Hawaii has brought back a Cold War-era attack warning system and is running monthly tests.

The attack warning signal will sound on the first workday of each month in conjunction with the state's regular tests of the outdoor warning siren and emergency alert system broadcast system typically used for natural disasters. The attack warning signal tests began on Dec. 1.

The test of the Attack Warning Signal "is in response to North Korea's test launches and threats to use an intercontinental ballistic missile against the United States," HTA president and CEO George D. Szigeti said in a statement. "It is imperative to remember that the threat of a missile attack against Hawaii by North Korea is a highly unlikely possibility, according to the Hawaii Emergency Management Agency."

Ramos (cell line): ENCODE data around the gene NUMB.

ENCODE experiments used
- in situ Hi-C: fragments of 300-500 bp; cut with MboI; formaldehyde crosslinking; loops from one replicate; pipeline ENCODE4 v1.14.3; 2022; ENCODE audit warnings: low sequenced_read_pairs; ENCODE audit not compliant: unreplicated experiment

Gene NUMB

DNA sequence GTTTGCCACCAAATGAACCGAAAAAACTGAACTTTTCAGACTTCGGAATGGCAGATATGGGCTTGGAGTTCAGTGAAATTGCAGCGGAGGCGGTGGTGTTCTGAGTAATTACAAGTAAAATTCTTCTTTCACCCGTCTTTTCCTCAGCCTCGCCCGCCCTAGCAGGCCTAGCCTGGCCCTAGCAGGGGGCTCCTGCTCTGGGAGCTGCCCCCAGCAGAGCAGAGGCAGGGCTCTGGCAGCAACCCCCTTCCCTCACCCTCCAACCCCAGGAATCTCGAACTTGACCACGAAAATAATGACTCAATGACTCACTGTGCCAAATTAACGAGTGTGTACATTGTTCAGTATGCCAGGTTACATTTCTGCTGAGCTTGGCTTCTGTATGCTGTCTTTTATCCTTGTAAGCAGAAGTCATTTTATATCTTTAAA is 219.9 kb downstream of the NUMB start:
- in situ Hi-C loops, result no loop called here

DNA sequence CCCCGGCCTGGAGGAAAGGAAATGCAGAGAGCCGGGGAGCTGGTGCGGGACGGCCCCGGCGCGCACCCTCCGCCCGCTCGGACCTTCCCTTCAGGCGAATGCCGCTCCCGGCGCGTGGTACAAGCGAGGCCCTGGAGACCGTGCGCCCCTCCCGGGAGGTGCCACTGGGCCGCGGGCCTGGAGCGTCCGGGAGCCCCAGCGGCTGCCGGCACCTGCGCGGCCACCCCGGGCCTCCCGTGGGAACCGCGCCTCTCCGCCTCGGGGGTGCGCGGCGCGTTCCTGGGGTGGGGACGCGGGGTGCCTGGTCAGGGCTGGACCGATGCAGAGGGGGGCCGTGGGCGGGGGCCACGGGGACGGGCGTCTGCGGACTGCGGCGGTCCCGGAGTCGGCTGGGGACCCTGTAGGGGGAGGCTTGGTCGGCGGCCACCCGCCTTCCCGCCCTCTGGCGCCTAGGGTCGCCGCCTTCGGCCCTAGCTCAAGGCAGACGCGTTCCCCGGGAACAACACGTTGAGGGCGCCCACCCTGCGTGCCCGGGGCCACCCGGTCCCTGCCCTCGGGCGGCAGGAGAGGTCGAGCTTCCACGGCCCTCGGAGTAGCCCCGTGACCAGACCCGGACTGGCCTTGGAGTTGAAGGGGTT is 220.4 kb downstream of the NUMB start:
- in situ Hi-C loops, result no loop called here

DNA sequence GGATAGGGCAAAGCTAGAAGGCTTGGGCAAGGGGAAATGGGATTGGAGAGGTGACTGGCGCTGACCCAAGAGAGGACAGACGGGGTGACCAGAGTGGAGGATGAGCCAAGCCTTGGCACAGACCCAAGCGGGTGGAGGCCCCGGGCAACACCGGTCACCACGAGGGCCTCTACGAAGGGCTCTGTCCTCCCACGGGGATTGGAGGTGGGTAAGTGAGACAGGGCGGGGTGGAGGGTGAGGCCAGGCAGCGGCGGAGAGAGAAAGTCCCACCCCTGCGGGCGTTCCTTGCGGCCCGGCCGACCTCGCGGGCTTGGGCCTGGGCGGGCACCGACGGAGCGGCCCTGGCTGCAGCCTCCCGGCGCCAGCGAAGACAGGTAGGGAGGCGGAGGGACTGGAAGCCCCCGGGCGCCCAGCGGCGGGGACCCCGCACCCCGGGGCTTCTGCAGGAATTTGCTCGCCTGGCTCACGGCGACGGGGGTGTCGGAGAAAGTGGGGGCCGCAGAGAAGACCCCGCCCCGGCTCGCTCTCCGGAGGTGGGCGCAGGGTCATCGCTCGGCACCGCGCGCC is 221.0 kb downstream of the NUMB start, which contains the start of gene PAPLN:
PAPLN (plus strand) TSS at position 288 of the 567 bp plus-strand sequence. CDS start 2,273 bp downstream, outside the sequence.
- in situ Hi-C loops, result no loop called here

Japan implemented a similar system earlier this year also in response to North Korea's missile tests. The last time the attack warning signal was tested in Hawaii was the mid-1990s, after the wind down of the Cold War. In the event of an actual attack on the Aloha State, people are instructed to seek shelter immediately after hearing the warning signal. The emergency alert system will also broadcast warnings on TV and radio.

"Leisure and business travelers planning a trip to Hawaii should not be alarmed by the testing of this new Attack Warning Signal," Szigeti said. "Its implementation is consistent with the state's longstanding policy to be prepared and informing the public well in advance of any potential threat to Hawaii's well-being."

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